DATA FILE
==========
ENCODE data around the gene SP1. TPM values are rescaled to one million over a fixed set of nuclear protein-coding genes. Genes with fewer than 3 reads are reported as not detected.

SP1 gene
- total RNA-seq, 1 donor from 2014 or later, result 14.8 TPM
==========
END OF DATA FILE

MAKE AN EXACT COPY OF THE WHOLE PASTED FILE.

ENCODE data around the gene SP1. TPM values are rescaled to one million over a fixed set of nuclear protein-coding genes. Genes with fewer than 3 reads are reported as not detected.

SP1 gene
- total RNA-seq, 1 donor from 2014 or later, result 14.8 TPM